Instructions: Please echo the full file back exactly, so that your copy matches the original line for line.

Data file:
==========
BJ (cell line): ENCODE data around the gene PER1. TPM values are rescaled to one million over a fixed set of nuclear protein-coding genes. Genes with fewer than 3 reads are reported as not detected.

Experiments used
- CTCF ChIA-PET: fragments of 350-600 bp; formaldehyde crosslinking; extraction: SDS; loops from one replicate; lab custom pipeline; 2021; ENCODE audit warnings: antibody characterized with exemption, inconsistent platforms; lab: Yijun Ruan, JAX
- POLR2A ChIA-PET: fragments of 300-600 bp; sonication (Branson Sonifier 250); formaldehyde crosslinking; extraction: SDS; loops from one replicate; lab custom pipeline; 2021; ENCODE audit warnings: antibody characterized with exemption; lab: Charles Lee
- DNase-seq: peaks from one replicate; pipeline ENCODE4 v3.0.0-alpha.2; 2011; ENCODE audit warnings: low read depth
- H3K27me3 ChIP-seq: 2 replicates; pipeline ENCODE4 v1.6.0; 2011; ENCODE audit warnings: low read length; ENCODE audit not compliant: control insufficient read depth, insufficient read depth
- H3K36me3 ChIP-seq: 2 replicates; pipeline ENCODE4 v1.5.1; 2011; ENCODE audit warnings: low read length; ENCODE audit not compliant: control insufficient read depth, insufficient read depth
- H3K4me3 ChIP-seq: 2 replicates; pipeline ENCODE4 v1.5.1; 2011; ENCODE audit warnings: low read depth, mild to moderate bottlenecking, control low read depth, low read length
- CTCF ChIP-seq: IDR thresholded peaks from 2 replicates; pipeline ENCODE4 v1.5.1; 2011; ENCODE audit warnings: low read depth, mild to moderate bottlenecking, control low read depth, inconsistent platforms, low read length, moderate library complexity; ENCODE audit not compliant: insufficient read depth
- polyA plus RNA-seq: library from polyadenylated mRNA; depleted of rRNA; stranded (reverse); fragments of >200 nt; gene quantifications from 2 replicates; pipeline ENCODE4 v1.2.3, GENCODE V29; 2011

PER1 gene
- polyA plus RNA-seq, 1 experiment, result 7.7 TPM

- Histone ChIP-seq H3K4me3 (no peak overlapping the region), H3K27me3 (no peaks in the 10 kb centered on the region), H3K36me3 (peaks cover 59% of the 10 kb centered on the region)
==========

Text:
BJ (cell line): ENCODE data around the gene PER1. TPM values are rescaled to one million over a fixed set of nuclear protein-coding genes. Genes with fewer than 3 reads are reported as not detected.

Experiments used
- CTCF ChIA-PET: fragments of 350-600 bp; formaldehyde crosslinking; extraction: SDS; loops from one replicate; lab custom pipeline; 2021; ENCODE audit warnings: antibody characterized with exemption, inconsistent platforms; lab: Yijun Ruan, JAX
- POLR2A ChIA-PET: fragments of 300-600 bp; sonication (Branson Sonifier 250); formaldehyde crosslinking; extraction: SDS; loops from one replicate; lab custom pipeline; 2021; ENCODE audit warnings: antibody characterized with exemption; lab: Charles Lee
- DNase-seq: peaks from one replicate; pipeline ENCODE4 v3.0.0-alpha.2; 2011; ENCODE audit warnings: low read depth
- H3K27me3 ChIP-seq: 2 replicates; pipeline ENCODE4 v1.6.0; 2011; ENCODE audit warnings: low read length; ENCODE audit not compliant: control insufficient read depth, insufficient read depth
- H3K36me3 ChIP-seq: 2 replicates; pipeline ENCODE4 v1.5.1; 2011; ENCODE audit warnings: low read length; ENCODE audit not compliant: control insufficient read depth, insufficient read depth
- H3K4me3 ChIP-seq: 2 replicates; pipeline ENCODE4 v1.5.1; 2011; ENCODE audit warnings: low read depth, mild to moderate bottlenecking, control low read depth, low read length
- CTCF ChIP-seq: IDR thresholded peaks from 2 replicates; pipeline ENCODE4 v1.5.1; 2011; ENCODE audit warnings: low read depth, mild to moderate bottlenecking, control low read depth, inconsistent platforms, low read length, moderate library complexity; ENCODE audit not compliant: insufficient read depth
- polyA plus RNA-seq: library from polyadenylated mRNA; depleted of rRNA; stranded (reverse); fragments of >200 nt; gene quantifications from 2 replicates; pipeline ENCODE4 v1.2.3, GENCODE V29; 2011

PER1 gene
- polyA plus RNA-seq, 1 experiment, result 7.7 TPM

- Histone ChIP-seq H3K4me3 (no peak overlapping the region), H3K27me3 (no peaks in the 10 kb centered on the region), H3K36me3 (peaks cover 59% of the 10 kb centered on the region)